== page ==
2003• Woman of Distinction

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Albertina is one of the great heroines of South Africa. She is a living symbol of the freedom movement and of the crucial role that women played in bringing freedom and human rights to South Africa.

Born in Cofimvaba in the Transkei, on October 21, 1918, she was the second eldest of an orphaned family of five children.

After obtaining her junior Certificate in 1939, Albertina was accepted for nursing at the Johannesburg General Hospital. “I had no political ideas. I was devout until I met Walter,” brother of a fellow nurse. Walter Sisulu was already involved with the ANC Youth League and colleague of Nelson Mandela and Oliver Tambo.

Albertina qualified as a nurse and midwife in 1944. When Walter was elected the first full-time Secretary General of the ANC, she supported the family on her earnings as a nurse. She also joined the ANC Women’s League in the 1940s. In the 1950s Albertina became more active.

She became a member of the executive of the Federation of South African Women when it was formed in 1954;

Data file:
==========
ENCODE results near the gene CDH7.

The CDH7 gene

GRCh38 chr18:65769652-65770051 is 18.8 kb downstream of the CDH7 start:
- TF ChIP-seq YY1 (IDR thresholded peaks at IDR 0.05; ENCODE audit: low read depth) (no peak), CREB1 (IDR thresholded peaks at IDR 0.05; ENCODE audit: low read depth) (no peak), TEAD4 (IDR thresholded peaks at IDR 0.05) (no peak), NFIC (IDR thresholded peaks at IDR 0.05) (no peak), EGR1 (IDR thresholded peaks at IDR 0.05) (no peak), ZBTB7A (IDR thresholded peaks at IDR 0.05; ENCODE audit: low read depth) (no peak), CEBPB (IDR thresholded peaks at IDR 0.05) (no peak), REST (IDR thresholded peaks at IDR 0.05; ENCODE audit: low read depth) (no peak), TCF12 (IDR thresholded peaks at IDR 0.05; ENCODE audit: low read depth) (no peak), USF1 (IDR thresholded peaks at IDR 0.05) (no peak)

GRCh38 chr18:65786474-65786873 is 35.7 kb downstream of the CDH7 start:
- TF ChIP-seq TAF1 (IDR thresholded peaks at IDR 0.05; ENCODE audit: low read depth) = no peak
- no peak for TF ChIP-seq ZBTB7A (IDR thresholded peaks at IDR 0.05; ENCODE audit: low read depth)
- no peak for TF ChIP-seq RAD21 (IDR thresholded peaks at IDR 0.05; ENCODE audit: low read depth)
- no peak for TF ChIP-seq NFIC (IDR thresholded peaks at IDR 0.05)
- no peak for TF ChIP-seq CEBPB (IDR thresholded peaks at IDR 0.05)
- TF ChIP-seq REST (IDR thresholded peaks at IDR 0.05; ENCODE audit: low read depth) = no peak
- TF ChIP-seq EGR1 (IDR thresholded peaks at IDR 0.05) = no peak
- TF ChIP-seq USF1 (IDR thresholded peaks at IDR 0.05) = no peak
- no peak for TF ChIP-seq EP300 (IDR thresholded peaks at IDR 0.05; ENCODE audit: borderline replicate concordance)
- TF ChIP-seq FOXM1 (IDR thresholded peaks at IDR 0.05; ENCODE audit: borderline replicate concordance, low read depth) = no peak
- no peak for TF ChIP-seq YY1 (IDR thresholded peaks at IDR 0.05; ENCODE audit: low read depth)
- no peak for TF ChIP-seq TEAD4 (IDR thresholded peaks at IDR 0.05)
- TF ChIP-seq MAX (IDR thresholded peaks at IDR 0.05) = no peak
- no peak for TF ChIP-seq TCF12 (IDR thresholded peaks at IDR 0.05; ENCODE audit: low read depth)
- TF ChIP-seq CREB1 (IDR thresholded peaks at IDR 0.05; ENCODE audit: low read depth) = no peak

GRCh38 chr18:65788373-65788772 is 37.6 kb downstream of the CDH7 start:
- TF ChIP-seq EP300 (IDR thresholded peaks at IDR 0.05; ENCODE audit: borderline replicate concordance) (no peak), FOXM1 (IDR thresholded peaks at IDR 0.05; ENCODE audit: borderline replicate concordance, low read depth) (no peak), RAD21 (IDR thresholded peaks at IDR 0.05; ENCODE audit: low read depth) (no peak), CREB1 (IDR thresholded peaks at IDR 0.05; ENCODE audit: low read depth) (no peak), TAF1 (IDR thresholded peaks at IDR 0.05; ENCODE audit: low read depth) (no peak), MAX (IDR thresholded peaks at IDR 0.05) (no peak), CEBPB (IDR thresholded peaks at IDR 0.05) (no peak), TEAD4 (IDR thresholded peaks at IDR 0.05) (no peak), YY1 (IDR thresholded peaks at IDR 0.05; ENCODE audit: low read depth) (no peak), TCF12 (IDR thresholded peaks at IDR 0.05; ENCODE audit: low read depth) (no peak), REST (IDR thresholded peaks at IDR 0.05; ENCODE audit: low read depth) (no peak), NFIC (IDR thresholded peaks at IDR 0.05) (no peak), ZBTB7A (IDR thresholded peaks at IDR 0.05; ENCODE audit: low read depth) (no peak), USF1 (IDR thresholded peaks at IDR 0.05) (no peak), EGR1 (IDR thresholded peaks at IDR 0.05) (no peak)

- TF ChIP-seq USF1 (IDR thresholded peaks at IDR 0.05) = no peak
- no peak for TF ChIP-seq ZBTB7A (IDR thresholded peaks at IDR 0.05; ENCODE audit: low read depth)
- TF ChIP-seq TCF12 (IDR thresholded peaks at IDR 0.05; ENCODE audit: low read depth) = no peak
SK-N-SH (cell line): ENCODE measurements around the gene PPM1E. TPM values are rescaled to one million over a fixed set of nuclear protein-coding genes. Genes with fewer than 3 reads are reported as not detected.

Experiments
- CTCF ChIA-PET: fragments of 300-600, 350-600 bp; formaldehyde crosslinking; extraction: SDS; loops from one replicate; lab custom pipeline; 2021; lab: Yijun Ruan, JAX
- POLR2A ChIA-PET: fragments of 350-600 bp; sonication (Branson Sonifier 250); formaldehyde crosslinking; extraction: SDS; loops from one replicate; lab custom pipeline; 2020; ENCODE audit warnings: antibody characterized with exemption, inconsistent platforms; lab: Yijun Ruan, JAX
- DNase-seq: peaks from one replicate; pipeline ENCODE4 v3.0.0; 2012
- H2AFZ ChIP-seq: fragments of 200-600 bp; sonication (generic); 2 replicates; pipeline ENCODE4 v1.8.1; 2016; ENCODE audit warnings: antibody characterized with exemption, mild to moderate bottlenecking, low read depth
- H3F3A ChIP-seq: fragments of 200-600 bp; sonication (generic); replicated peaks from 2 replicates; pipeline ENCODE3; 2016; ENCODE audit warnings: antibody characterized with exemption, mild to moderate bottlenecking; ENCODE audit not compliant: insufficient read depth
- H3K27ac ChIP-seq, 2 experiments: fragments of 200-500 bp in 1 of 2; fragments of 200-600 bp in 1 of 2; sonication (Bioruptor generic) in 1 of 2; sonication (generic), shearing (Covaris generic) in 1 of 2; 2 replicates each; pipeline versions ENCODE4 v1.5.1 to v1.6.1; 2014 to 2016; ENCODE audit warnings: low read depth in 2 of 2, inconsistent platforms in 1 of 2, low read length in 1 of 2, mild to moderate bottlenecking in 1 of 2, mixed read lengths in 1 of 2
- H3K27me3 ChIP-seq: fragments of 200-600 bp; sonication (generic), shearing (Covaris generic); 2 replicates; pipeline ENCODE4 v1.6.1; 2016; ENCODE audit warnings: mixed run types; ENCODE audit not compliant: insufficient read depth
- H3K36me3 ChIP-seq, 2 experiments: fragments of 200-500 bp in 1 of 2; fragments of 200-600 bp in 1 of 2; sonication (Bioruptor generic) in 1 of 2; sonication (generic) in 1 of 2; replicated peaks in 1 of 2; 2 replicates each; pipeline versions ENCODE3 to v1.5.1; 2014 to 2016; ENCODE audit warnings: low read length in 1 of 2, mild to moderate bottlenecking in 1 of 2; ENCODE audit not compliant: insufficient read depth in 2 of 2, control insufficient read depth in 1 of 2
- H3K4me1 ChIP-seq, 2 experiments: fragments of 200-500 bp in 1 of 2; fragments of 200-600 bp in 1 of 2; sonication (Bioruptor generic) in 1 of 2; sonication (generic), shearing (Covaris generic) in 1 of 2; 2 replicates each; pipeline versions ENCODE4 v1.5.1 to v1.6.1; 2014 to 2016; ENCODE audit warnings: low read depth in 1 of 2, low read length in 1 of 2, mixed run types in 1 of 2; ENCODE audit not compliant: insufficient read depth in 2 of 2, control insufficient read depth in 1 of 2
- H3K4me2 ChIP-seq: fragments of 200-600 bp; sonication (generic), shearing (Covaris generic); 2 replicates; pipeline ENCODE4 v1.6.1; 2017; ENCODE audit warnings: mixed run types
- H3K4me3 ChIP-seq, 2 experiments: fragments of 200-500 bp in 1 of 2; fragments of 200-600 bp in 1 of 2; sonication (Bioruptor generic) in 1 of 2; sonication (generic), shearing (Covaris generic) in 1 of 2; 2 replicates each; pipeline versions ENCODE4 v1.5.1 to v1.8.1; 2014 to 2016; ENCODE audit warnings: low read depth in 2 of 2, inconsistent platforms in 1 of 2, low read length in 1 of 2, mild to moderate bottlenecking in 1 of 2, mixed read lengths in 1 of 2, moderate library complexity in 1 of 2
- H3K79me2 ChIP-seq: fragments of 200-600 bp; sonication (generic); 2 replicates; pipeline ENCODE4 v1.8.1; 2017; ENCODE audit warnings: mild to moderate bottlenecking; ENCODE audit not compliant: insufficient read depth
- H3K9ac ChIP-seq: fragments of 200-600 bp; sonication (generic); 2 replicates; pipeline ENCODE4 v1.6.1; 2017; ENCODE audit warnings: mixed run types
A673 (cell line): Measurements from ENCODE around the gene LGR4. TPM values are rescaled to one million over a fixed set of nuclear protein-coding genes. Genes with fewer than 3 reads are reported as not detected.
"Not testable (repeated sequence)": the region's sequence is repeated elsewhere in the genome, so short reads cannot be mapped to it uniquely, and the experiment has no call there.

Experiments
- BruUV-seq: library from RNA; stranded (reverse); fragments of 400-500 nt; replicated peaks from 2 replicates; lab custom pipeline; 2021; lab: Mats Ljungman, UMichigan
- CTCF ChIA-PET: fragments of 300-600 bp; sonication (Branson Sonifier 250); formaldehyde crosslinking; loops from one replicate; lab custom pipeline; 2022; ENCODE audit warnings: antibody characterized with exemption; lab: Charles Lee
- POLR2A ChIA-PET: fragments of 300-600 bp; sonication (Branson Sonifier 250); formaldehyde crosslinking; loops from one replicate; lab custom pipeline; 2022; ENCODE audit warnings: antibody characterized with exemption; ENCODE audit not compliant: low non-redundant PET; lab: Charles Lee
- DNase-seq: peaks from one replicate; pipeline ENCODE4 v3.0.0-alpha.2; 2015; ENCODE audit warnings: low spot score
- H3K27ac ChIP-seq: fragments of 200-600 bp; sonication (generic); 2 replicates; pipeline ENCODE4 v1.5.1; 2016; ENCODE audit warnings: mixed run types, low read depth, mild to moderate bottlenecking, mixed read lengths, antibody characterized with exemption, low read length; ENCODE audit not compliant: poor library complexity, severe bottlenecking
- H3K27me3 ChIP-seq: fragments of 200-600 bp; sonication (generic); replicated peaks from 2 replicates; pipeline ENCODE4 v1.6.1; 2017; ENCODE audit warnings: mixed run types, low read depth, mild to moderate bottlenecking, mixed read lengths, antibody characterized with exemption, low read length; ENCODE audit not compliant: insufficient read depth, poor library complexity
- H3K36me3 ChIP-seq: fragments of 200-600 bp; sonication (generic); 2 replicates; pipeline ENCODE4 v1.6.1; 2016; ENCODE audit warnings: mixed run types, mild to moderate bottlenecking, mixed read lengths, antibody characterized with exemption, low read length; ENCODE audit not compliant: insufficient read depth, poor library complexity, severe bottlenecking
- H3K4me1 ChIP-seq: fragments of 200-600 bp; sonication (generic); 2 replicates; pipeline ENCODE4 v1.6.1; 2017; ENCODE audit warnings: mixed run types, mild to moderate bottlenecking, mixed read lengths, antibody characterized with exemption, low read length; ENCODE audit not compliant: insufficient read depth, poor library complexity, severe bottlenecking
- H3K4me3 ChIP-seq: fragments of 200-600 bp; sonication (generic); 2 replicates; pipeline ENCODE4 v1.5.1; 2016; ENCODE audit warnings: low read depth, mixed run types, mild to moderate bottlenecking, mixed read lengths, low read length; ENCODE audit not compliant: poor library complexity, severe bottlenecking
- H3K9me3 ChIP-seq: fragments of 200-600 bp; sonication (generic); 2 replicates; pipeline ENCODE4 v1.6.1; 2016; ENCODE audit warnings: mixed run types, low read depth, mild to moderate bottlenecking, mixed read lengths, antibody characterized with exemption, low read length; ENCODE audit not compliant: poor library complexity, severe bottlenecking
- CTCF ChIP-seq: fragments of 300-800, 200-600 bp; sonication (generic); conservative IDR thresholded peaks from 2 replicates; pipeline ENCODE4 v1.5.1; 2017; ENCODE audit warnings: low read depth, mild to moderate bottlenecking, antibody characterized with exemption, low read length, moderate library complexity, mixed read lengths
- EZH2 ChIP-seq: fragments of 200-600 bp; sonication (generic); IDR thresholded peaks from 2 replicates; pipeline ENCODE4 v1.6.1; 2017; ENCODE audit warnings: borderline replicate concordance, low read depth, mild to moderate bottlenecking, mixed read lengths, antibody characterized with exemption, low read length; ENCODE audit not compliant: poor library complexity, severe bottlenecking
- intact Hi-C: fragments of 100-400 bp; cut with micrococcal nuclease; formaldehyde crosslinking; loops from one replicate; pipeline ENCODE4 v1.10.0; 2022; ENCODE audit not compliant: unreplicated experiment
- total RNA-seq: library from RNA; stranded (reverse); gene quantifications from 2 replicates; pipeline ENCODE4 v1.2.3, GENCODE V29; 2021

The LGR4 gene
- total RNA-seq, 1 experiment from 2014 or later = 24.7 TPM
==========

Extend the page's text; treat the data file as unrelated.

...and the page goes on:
she was a leader of the campaign to boycott ‘Bantu education’ imposed on African children; alternative classes were held at her house until they were prohibited by law; she was one of the leaders of the national demonstration of women in Pretoria in August 1956 in protest against the pass laws and again in Johannesburg in 1958; she was jailed, separated from her ten month old daughter. She was jailed again in 1963 and held in solitary confinement. Soon after Walter was sentenced to life imprisonment in 1964.

Albertina was prohibited from any public assembly or political activity. She had to struggle to support the family, working as a nurse and knitting clothes.

The orders were renewed; Walter was imprisoned for more than a quarter century; The orders were renewed; Walter was imprisoned for more than a quarter century.

She told one reporter: “Although politics has given me a rough life, there is absolutely nothing I regret about what I have done and what has happened to me and my family throughout all these years. Instead, I have been strengthened and feel more of a woman than I would otherwise have felt if my life was different.”

Now in her ‘80s, Albertina Sisulu continues to work as a member of Parliament, as the president of the World Peace Council and as an ANC leader in her home constituency of Orlando West, Soweto.

South African Women for Women is pleased to present Albertina the Woman of Distinction Award in recognition of her courageous lifelong struggle for human rights and dignity.